“It was always inevitable that some douche bag was going to come up to us,” Amanda recalls. “I felt sorry for the guys, because she would definitely humble them. She’d keep a smile on her face, and she had the sweetest voice, to where if you weren’t listening to the words she was saying you’d think she was singing you a lullaby. Like, ‘Kick rocks, dick,’ and it would sound sweet.”
They commiserated over having lost a parent; Amanda lost her mother when she was 10. Kaylan’s father, with whom she was very close, died in 2005, when she was 19. “I’ve had a lot of time to deal with it, but Kay, with her father,” Amanda explains, “she really hung onto it.”
Over time Brett learned things Kay hid from most people. She struggled with bulimia and anorexia. She also said that, shortly after moving to Seattle, she had been married, to a person her mother Erica describes as “completely inappropriate.” It wasn’t a legal union—they didn’t have a marriage license—and it only lasted a few months.
There was more: Around the time the marriage fizzled, Kay revealed to Brett, she had tried to kill herself by overdosing on her bulimia medication. The ER had to pump her stomach to save her. After her release from the hospital she dropped out of college and sought counseling for depression. She was making progress, Erica says, until “her therapist terminated treatment because he fell in love with her and told her.”
As Brett and Kaylan’s relationship progressed, he would also notice tears in her eyes for no apparent reason. When he asked about it she’d often say she was thinking about her father, about how much she missed him. Other times she’d say she felt intense sadness but couldn’t, or wouldn’t, pinpoint it.
RYAN THURSTON KNEW IF HE WAS TO make a case for the barrier he needed to understand the jumpers, to get inside their heads as best he could. He watched The Bridge, the 2006 documentary about Golden Gate suicides. He pored over a 2003 New Yorker article titled “Jumpers,” in which a Golden Gate jump survivor is quoted as saying, “I instantly realized that everything in my life that I’d thought was unfixable was totally fixable—except for having just jumped.”
Thurston requested information from the King County Medical Examiner’s office to once and for all get an exact total of Aurora Bridge suicides. The ME refused. It wasn’t until Ron Sims, then King County executive, joined the cause that Thurston was able to review the records, but those dated back only to 2000. The best estimate he could get puts the number at a little over 230.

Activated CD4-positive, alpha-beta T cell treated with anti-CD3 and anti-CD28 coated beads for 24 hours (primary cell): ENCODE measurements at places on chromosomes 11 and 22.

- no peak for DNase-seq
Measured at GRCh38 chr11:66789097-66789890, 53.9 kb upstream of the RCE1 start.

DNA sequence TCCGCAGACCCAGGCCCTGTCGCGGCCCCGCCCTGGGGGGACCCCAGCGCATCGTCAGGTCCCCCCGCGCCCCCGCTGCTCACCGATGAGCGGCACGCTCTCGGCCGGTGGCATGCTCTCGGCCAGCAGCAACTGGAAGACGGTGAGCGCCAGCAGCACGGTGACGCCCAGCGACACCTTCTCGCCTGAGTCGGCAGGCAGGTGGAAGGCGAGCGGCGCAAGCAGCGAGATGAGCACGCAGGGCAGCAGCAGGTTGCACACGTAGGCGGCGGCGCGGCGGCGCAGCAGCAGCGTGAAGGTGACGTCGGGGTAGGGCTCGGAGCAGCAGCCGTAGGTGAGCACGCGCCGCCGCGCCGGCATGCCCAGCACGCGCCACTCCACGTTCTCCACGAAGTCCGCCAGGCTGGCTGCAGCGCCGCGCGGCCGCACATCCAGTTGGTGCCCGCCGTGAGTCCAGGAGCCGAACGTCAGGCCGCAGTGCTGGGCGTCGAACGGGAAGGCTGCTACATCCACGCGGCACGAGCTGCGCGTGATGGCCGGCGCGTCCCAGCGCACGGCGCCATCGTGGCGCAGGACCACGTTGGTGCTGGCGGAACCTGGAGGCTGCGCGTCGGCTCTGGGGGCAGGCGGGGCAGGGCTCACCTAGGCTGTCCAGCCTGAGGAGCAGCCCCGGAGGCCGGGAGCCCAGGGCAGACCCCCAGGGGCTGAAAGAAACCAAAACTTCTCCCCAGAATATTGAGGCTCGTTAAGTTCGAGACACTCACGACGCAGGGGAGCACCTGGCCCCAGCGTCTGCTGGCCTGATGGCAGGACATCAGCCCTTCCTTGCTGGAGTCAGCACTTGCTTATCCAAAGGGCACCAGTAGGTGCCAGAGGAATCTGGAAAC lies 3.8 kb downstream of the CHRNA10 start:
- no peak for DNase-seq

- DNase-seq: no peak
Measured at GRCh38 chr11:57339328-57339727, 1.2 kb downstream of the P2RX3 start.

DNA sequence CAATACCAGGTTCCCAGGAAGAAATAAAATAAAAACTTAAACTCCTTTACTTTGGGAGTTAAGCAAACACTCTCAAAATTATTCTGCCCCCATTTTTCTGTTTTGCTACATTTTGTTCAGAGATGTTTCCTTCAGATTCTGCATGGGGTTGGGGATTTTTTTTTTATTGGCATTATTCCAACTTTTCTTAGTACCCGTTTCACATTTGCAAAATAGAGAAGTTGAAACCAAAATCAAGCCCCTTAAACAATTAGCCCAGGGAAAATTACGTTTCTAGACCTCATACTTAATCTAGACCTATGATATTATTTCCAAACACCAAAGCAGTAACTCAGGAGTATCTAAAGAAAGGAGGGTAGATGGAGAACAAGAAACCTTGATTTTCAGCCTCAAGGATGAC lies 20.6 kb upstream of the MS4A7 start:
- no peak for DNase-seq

The biggest opposition he met was from those who said that a suicide barrier would simply force people to find another means of killing themselves. But he uncovered a 30-year-old study, long lost in the annals of suicide prevention, by a UC Berkeley professor who interviewed 515 people who had been talked out of or physically restrained from jumping off the Golden Gate Bridge. Ninety-four percent never attempted suicide again. The data convinced Thurston that suicide is an impulsive act.
He also studied bridge barriers in other cities—Washington, DC, Augusta, Maine—and found that suicide rates at other potential suicide spots did not increase, nor did general suicide rates in those cities.
Thurston and Seattle FRIENDS took this research to meetings with community leaders, including then mayor Greg Nickels. King County council member Larry Phillips and Pete von Reichbauer were proponents of the suicide fence and wrote letters to Governor Chris Gregoire.
Meanwhile, members of the Queen Anne Community Council fought the barrier. They insisted that the cost—still estimated at nearly $8 million—was too high and that those contemplating suicide would just choose another method, despite Thurston’s research to the contrary. But their chief complaint was that any modification would destroy the bridge’s original design. They fussed over the proportional relationship between the three-foot guardrail and the rest of the structure, with its two supporting cantilevers looking like the flying buttresses of a Gothic cathedral—not to mention the unobstructed eyeshots of Lake Union to the east and Puget Sound and the Olympics to the west.